Music cart operator committed to stand trial for co-worker killing

Quincy Massiah, the music cart operator charged with murdering a workmate last year, was yesterday committed to stand trial at the High Court.

Massiah, 26, was charged late last year with the murder of Trevor Raghubir. He was not required to plead to the charge, which stated that on November 28th, at Lot 9 Camp and d’Urban streets, Georgetown, he murdered Raghubir.

Magistrate Ann McLennan, who presided over the preliminary inquiry into the charge, explained that the court found that a prima facie case has been established against the accused.

Quincy Massiah
Quincy Massiah

Massiah, after opting to address the court, stood in the prisoners’ dock and murmured that his actions were in self defence. However, after receiving further instructions from his attorney, Dexter Todd, he opted to remain silent.

Massiah will remain on remand until his case is called for commencement of trial in the High Court.

Raghubir, also known as ‘Dougla Boy,’ was stabbed to death at G City Electronics and Record Bar, at Camp and D’Urban streets, where he worked.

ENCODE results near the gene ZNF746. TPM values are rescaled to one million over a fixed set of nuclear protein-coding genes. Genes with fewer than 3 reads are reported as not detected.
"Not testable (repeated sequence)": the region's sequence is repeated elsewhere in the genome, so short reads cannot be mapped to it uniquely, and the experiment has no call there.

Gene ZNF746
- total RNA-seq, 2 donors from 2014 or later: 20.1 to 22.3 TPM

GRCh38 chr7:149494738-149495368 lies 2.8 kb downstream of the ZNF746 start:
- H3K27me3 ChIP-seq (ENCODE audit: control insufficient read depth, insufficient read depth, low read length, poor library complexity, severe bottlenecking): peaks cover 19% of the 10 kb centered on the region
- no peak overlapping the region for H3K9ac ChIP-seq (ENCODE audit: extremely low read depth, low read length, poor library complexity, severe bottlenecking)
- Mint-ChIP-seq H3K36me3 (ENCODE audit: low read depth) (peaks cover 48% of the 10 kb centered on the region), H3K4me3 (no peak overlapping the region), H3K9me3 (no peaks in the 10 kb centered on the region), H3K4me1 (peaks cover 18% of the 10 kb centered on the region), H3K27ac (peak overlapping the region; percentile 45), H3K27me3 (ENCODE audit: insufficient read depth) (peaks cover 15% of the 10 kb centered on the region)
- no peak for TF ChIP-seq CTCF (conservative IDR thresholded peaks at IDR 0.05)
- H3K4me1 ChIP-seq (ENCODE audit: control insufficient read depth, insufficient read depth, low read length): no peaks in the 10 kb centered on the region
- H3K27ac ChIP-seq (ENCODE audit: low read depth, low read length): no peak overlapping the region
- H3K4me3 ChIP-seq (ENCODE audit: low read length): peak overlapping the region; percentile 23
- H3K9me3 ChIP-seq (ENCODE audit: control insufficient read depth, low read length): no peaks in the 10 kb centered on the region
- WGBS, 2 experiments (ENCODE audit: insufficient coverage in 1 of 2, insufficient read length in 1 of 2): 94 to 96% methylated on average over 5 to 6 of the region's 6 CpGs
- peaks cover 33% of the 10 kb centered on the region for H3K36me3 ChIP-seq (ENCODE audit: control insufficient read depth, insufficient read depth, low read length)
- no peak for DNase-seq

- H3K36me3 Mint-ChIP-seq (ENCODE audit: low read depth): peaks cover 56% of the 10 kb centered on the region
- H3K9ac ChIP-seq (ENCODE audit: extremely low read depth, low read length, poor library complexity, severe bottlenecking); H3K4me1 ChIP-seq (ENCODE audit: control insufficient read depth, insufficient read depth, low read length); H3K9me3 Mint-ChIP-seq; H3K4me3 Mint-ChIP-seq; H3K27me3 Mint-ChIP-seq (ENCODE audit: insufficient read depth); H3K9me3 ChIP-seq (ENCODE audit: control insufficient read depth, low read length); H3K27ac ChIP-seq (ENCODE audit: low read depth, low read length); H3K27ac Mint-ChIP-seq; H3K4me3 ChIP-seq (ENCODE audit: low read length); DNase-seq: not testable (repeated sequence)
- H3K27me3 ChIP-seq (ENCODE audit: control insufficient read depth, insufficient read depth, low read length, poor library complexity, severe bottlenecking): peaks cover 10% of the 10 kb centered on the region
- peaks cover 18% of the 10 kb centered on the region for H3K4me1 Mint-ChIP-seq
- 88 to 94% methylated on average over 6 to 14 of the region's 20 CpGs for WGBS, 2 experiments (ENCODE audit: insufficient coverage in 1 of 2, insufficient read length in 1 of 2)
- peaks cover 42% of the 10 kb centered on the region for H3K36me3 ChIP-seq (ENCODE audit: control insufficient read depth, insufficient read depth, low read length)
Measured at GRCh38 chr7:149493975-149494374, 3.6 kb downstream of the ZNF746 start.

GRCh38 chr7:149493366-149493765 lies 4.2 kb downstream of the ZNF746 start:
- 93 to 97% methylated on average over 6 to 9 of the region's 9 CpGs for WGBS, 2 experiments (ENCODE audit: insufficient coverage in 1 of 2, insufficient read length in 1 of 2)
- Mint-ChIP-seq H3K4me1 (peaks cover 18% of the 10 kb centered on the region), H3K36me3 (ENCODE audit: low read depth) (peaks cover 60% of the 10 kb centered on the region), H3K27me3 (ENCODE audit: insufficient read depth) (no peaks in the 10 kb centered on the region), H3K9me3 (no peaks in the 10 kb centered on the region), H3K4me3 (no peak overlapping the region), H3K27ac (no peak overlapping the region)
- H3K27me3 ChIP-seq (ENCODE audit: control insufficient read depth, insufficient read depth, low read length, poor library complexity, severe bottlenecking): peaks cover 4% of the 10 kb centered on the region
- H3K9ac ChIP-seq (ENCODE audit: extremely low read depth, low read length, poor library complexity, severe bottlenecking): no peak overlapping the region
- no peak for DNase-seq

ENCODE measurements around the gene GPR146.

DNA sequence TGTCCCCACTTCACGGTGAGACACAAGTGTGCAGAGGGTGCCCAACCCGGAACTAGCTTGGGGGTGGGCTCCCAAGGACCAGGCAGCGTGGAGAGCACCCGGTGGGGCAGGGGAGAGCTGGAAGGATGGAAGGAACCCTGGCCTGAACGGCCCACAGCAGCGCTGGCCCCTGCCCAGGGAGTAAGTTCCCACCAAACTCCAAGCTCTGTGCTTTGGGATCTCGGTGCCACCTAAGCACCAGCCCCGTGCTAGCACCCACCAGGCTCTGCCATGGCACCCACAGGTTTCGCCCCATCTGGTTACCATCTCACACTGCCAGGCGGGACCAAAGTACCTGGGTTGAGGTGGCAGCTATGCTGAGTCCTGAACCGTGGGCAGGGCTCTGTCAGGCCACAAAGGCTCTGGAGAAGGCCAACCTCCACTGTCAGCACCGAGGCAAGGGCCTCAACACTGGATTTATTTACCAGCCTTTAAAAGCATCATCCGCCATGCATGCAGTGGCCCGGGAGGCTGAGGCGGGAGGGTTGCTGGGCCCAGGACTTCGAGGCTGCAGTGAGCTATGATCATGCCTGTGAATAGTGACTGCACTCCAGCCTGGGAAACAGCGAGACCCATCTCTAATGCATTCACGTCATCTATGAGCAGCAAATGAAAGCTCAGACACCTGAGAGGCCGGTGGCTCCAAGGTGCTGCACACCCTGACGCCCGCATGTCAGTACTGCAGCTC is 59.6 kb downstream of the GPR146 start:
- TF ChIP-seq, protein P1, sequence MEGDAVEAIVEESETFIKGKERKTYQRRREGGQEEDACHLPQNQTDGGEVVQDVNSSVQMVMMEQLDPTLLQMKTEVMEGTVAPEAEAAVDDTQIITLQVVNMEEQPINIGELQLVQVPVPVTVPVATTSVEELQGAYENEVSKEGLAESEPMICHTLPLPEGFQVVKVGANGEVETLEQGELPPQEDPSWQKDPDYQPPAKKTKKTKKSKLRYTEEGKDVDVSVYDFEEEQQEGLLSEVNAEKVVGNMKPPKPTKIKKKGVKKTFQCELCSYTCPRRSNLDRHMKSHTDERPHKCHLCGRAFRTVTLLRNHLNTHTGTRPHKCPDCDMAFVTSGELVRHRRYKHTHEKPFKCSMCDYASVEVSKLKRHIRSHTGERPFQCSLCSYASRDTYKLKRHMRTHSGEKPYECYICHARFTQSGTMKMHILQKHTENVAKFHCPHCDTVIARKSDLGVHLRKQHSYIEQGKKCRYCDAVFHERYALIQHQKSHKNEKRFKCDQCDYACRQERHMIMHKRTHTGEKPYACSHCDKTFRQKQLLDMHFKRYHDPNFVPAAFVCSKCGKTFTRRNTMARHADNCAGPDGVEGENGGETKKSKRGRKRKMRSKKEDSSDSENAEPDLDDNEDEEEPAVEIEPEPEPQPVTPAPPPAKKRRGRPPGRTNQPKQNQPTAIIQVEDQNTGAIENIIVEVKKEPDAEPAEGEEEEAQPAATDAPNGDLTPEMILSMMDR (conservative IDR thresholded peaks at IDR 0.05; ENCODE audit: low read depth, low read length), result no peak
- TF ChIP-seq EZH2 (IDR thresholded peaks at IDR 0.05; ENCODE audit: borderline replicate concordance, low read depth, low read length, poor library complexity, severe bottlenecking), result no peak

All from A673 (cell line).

Lawrence Braithwaite, who owns the record bar, had told Stabroek News that the two men were friends and said that Massiah, who was also an employee, was mentally ill. Employees at the store had speculated that the murder was the result of a fight over a hammock.

An employee, who did not want to be named, said that after arriving at work he found Massiah washing blood off the concrete in front of the store.

He said the man was questioned and when he and others went to the back of the yard they saw Raghubir’s body there and called the police. They surmised that after he was stabbed, Raghubir might have run to the back of the yard, collapsed and succumbed.

Braithwaite described Massiah as honest, hardworking, meticulous and brilliant when it came to his work as a record keeper. Both men sold music CDs off push carts around the city.